Another common reading is to assume that Trier has no other intention but to provoke; that he is just trying to shock and disturb audiences. This claim is equally useless, failing to throw any real light on the film. Trier suggests a far more compelling word than “provocation” as his goal in his first public manifesto, published to coincide with the release of The Element of Crime on May 3rd, 1984. In a prolonged metaphor about the relationship of directors and their films, Trier suggests that the key to invigorating their artistic marriage is “fascination.” [1] The word seems perfectly suited to describing Trier’s own alacrity for composing images and presenting information. His films sparkle with the intensity of a director who, whatever the end result, loves to make movies.

So why The Element of Crime specifically? Why did Lars Von Trier decided to make that precise film and in that precise style? In many ways, it feels like The Element of Crime isn’t made for audiences: it certainly isn’t particularly easy to enjoy. Instead, the film seems like a highly personal project (as debut films often are), an investigation into what fascinates the young director. In this way, ‘The Element of Crime’ gets us inside the head of Lars Von Trier more so than Harry Grey. It’s all there: the technical craftsmanship that interested him so much as a child (He played with double exposures and dreamed of building a crane from wood [4]), the obsession with Europe and hypnosis that reappears in Epidemic and Europa, the references to his favorite directors and poets, the love of noir, the need for meticulous control of every detail. Trier invested so much of himself in The Element of Crime that it isn’t surprising that it fascinated him while being inscrutable to almost everyone else. Maybe the reason why Trier’s films are always so unusual, controversial and varied is that he’s always making movies about whatever interests him at the moment of filming. Trier is often notorious for his ego, and it must certainly take an enormous ego for a director to think that he is the only audience that matters. As a result, however, his films are much more interesting than those hoping to perfect a blockbuster formula for maximizing viewer demographics.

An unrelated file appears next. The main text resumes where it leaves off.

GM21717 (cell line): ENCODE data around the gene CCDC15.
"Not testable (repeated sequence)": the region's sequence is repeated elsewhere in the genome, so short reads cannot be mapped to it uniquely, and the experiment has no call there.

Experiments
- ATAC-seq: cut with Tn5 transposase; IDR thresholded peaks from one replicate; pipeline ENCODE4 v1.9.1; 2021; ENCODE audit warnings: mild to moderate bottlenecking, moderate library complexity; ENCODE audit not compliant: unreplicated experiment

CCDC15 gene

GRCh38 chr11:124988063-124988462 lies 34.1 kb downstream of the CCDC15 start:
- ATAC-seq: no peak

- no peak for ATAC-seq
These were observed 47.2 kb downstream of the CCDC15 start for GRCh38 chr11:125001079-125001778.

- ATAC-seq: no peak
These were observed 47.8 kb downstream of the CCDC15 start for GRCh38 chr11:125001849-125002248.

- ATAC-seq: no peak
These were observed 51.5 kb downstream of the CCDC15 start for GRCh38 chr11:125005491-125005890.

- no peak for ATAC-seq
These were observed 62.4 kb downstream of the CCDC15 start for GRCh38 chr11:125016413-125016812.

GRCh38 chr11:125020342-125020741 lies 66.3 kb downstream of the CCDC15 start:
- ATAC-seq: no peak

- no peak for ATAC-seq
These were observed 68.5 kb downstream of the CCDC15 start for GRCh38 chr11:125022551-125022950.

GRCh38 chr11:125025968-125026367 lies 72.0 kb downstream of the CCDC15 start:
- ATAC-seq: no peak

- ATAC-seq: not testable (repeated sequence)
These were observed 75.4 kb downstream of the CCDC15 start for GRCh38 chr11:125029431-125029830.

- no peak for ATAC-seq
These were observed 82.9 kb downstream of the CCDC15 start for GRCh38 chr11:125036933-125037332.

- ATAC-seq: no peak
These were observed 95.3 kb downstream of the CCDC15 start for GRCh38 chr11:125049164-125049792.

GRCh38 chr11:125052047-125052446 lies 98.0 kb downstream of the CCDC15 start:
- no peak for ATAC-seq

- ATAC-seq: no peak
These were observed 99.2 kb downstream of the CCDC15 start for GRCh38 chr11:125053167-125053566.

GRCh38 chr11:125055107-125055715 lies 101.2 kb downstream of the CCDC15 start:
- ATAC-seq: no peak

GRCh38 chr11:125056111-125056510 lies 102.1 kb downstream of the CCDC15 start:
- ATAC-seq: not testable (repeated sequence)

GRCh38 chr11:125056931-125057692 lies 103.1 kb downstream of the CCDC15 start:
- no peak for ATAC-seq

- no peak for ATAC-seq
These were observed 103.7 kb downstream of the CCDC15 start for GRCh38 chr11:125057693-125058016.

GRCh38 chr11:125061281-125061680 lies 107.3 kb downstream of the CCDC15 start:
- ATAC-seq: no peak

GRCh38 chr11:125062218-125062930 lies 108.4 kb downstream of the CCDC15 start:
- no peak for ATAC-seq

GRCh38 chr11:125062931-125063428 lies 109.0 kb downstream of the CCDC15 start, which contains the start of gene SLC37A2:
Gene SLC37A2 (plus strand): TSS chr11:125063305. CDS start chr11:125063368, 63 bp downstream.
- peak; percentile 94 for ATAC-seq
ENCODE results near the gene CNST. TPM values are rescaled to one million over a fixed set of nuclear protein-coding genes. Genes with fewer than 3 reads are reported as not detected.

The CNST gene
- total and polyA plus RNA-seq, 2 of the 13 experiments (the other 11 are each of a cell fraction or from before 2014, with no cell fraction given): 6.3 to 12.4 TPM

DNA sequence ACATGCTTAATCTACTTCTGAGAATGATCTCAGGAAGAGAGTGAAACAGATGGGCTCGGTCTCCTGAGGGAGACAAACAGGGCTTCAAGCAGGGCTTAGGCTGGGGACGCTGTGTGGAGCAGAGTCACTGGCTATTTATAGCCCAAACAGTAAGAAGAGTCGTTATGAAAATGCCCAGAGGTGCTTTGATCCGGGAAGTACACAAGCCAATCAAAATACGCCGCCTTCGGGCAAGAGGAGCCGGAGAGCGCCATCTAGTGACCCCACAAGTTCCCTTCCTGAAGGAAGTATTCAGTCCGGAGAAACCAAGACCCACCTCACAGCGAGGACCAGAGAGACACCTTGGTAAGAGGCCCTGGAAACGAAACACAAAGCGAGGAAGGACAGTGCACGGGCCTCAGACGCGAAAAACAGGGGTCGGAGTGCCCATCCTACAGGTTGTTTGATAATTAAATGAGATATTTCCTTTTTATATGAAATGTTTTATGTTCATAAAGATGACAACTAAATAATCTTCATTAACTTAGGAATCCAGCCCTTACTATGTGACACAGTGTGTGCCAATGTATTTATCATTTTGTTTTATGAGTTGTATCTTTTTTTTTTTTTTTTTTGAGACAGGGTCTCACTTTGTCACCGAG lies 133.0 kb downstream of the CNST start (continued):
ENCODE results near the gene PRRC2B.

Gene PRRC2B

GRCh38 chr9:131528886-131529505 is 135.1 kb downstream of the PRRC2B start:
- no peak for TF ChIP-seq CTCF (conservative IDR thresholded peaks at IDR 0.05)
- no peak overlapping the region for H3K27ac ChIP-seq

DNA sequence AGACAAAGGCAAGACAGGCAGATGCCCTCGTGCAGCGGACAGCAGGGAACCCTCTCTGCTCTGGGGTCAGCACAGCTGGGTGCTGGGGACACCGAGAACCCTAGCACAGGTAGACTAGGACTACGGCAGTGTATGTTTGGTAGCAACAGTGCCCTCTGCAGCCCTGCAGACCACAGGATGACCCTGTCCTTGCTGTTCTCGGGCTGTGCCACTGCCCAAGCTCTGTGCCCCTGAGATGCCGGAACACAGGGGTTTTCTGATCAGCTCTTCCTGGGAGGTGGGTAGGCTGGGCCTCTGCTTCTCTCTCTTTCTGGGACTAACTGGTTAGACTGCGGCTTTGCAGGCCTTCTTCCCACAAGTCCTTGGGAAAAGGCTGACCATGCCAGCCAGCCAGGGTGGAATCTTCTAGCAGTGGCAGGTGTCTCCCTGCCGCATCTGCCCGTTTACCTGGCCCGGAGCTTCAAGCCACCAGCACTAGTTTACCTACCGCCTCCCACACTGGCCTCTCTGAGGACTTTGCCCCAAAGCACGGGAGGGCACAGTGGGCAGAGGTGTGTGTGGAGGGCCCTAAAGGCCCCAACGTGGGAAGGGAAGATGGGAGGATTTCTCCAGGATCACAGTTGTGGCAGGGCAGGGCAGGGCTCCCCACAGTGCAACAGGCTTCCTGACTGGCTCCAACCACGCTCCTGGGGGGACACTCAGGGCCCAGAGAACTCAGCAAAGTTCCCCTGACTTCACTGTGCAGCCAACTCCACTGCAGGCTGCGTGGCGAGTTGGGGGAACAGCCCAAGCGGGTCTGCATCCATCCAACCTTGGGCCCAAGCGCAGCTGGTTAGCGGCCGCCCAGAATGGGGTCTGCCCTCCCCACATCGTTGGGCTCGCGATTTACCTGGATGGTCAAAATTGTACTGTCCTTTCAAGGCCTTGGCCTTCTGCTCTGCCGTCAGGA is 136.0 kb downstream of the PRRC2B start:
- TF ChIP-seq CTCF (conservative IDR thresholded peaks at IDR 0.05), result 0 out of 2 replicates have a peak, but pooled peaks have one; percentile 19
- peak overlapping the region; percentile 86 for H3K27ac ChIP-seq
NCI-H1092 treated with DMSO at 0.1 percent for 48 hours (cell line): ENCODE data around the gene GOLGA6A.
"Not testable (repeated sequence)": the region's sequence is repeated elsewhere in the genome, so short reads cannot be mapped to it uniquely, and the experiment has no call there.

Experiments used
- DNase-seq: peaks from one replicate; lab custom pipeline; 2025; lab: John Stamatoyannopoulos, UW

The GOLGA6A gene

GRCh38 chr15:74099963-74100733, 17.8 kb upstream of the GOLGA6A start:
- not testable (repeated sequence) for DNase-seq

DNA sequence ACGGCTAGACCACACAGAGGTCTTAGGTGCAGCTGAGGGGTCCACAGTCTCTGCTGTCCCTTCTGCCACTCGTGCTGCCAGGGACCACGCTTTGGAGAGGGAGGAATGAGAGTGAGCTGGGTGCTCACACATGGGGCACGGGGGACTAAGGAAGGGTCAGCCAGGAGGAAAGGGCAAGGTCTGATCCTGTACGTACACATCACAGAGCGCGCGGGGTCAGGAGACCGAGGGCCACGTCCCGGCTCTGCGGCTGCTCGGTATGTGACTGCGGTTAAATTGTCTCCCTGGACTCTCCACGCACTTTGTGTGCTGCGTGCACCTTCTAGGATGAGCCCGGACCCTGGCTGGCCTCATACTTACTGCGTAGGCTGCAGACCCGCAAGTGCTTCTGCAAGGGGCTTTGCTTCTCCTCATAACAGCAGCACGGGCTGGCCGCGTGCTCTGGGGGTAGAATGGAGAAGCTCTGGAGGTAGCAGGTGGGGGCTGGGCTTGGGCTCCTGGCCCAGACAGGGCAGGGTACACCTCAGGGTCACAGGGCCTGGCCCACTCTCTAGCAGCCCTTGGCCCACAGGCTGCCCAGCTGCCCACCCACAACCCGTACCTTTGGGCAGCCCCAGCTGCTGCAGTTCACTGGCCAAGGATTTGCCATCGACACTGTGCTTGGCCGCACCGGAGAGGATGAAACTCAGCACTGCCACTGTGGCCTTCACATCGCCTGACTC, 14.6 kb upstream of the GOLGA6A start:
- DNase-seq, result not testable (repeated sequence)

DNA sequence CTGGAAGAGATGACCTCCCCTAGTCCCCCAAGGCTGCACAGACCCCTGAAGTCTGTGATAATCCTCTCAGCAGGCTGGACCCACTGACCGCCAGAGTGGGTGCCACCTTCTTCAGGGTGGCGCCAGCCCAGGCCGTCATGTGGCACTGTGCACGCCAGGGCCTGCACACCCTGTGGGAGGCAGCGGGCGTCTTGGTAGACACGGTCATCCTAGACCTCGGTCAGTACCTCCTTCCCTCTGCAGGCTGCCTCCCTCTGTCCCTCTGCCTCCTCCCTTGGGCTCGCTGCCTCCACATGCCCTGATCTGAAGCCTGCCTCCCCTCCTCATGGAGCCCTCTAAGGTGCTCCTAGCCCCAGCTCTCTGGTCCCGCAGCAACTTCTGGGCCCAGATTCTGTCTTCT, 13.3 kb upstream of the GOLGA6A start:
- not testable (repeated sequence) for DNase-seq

I continue to hold that it is a mistake to dismiss The Element of Crime as meaningless example of art for its own sake. The references and influences that Trier uses show a high level of historical awareness and a pessimistic engagement with the popular art cinema theme of cultural decay and collapse. Trier’s visual motifs carry with them a host of meanings and interpretations. As a completed film, The Element of Crime is an effective thriller, a technical masterpiece and an engaging exploration of Trier’s enigmatic personality, personal interests and pet themes. In the end, we may not know all the secrets behind the director’s mind, but maybe it is better this way. As long as he continues to be a curious and talented puzzle, he is sure to continue creating fresh and provocative works. The Element of Crime is certainly a promising example of how a director can turn inward, to find influences, references, symbolism and imagery that are fascinating to the individual, and to express these outwardly in creating films that are fascinating for the open-minded.

Walrus Rating: 9.5


Work Cited:

1) Bjorkman, Stig. 1999. Trier on von Trier. London: Faber Limited; 274p.

2) Cowie, Peter. 2000. The Element of Crime (DVD insert). Criterion Collection.

3) Wikipedia. May 8, 2006. Bungee Jumping. Lemurs. Available from: http://en.wikipedia.org/

4) Stevenson, Jack. 2002. World Directors: Lars Von Trier. London: BFI; 216p.

5 comments:

Patrick said...

I was tempted to write a short review of your review/essay and explore your influences and subtle references as a reviewer after I detected a paraphrase of one of OMD's best albums, Architecture and Morality. In case the reference was unconscious (and thus making for an even more interesting postmodern commentary) and you forgot where it is, it's around the middle where you are talking about his sources of quotes (even more full of meaning for my purposes).

Walrus said...

Good spot on the OMD reference. Possibly a little more obvious was my over-use of lists in the Zed&2Noughts paper that covers Greenaways love of lists. I once wrote a college paper on John Woo's "The Killer" that intentionally borrowed his bombastic, over-blown style translated into its essay equivalent. The TA hated the implicit structural experiment and gave me my worst grade. Still, my love of postmodernity knows few bounds and I still occassionally use the form-follows-content technique.

I would be very flattered and amused to see you do a review of one my reviews. As for subtle references, I am sure many are unconscious and many should be ascribed to the million-typing-monkeys effect, but our shared environment has certainly helped shape our style and influences in interestingly simular ways.

John and I have tossed around the idea of doing a satiric recursive review-of-review-of-review-etc sometime. The inspiration comes from the conversation you and I had with Josh Potter.

Patrick said...

Thoughts:
Reviews on reviews are great.
Commenting on style in the same style is great.
Your TAs consistently sound like fools.
Postmodernism makes me feel good. Most people seem not to understand that.
I think it's fair to say our brain processes share quite a number of similarities.

megaMUERTE said...

Congrats for this extensive review. Great points of view you have. I just finished watching this beatiful, strange film and helped me a lot.

megaMUERTE said...